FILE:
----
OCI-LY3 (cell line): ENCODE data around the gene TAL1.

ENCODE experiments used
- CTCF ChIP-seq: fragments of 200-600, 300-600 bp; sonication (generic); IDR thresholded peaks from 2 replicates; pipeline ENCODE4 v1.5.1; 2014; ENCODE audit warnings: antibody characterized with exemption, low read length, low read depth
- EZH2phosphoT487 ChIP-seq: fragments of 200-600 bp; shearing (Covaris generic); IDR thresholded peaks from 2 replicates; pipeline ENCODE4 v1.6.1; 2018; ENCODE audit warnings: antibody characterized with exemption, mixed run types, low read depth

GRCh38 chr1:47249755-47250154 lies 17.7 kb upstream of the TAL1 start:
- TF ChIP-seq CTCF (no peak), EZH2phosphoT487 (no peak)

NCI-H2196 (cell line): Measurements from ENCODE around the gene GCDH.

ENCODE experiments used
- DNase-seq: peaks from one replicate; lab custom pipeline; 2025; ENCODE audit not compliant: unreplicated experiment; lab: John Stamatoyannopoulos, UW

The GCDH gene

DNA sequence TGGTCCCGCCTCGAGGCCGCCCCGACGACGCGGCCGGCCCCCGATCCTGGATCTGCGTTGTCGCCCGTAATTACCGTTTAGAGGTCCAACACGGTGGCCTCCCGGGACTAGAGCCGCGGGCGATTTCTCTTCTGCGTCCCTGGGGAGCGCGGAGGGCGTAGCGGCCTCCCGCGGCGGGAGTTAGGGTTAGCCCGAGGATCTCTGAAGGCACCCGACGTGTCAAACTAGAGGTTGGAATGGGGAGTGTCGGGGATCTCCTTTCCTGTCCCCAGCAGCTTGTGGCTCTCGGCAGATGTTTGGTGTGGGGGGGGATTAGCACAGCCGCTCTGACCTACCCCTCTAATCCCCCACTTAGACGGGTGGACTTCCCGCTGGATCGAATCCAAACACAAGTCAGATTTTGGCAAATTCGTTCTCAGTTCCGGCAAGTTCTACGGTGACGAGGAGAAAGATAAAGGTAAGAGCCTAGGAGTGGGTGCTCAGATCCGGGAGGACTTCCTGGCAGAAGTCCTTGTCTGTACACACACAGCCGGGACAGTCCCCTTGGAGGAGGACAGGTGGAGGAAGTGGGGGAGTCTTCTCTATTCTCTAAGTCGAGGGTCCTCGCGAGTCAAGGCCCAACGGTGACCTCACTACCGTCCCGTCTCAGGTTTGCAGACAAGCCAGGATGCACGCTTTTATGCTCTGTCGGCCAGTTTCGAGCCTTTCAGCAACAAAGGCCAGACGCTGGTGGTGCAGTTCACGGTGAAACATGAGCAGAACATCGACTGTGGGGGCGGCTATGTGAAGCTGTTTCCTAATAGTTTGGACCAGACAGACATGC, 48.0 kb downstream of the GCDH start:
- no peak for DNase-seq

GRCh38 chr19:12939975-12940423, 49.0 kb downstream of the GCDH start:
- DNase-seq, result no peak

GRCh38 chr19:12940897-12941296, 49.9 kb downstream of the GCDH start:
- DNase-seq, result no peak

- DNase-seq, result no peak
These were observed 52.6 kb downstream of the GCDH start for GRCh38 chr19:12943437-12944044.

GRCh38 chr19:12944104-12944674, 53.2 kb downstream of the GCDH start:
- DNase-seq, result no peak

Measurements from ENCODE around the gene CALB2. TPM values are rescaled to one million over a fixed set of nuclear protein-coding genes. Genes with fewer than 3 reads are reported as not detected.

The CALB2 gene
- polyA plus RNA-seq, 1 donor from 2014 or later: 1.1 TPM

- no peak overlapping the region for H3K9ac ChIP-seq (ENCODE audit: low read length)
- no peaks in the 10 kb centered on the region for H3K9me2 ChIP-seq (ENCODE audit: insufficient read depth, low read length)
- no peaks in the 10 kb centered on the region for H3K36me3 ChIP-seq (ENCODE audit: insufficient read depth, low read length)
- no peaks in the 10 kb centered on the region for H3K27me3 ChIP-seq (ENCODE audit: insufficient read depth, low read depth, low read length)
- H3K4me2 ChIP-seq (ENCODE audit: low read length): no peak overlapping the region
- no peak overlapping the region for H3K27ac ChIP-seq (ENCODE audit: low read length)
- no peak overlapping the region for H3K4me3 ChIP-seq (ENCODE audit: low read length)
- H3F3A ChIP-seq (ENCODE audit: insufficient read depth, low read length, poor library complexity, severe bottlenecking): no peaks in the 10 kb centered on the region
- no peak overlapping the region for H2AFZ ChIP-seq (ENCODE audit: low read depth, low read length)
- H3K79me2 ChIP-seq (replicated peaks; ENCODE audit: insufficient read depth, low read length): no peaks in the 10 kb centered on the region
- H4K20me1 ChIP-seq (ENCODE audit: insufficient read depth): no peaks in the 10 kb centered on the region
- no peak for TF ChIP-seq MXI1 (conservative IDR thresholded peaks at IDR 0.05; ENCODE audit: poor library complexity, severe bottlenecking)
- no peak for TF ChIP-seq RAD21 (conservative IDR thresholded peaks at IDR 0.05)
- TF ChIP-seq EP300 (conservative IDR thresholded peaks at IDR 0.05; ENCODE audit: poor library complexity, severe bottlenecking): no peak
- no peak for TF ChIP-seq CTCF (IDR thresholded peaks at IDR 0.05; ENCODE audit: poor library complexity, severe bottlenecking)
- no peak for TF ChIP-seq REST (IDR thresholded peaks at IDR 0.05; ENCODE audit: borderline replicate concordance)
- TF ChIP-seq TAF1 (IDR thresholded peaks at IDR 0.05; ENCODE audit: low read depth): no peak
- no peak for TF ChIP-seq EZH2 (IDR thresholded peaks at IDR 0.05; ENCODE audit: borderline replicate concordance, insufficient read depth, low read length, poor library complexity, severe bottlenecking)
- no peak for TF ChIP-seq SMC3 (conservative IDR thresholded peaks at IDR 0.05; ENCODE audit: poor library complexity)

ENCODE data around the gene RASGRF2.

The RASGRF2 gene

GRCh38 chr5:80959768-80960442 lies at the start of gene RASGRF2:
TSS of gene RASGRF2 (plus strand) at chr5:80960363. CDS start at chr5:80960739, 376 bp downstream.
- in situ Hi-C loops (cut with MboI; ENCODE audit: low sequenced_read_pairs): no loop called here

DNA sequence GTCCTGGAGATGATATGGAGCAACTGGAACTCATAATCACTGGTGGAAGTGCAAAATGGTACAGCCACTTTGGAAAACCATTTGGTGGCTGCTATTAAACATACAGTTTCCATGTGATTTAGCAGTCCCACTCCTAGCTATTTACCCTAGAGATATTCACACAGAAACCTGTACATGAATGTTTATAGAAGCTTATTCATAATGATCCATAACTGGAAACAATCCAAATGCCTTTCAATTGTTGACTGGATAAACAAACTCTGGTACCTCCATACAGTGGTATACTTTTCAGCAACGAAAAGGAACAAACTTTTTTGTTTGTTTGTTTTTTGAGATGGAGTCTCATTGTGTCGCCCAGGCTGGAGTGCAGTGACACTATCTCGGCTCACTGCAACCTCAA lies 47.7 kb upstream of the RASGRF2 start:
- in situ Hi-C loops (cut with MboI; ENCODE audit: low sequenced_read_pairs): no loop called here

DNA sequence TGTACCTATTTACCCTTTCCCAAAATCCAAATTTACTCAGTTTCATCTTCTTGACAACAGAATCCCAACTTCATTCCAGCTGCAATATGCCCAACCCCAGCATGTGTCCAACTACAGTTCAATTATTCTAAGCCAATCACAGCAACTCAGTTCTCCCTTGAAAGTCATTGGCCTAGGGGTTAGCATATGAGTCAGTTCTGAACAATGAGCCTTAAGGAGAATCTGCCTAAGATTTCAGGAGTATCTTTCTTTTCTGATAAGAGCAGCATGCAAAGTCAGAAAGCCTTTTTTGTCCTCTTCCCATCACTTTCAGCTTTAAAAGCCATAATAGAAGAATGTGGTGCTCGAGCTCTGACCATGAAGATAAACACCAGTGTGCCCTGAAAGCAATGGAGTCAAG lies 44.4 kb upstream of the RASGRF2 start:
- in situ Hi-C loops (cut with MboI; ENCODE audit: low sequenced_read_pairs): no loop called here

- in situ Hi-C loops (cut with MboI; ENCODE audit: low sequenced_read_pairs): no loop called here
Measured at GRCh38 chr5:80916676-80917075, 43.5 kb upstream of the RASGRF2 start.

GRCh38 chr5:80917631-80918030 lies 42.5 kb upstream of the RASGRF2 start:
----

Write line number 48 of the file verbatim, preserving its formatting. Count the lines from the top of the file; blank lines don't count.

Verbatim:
DNA sequence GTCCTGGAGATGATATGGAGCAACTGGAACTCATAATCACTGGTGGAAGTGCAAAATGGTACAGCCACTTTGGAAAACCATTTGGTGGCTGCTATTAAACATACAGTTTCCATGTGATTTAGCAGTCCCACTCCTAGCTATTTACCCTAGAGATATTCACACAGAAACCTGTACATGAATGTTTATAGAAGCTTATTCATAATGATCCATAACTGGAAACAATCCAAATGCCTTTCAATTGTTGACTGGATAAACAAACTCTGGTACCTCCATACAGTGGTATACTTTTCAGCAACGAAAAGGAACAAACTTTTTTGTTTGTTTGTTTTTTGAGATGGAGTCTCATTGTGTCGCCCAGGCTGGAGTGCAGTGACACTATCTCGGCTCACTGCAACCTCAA lies 47.7 kb upstream of the RASGRF2 start: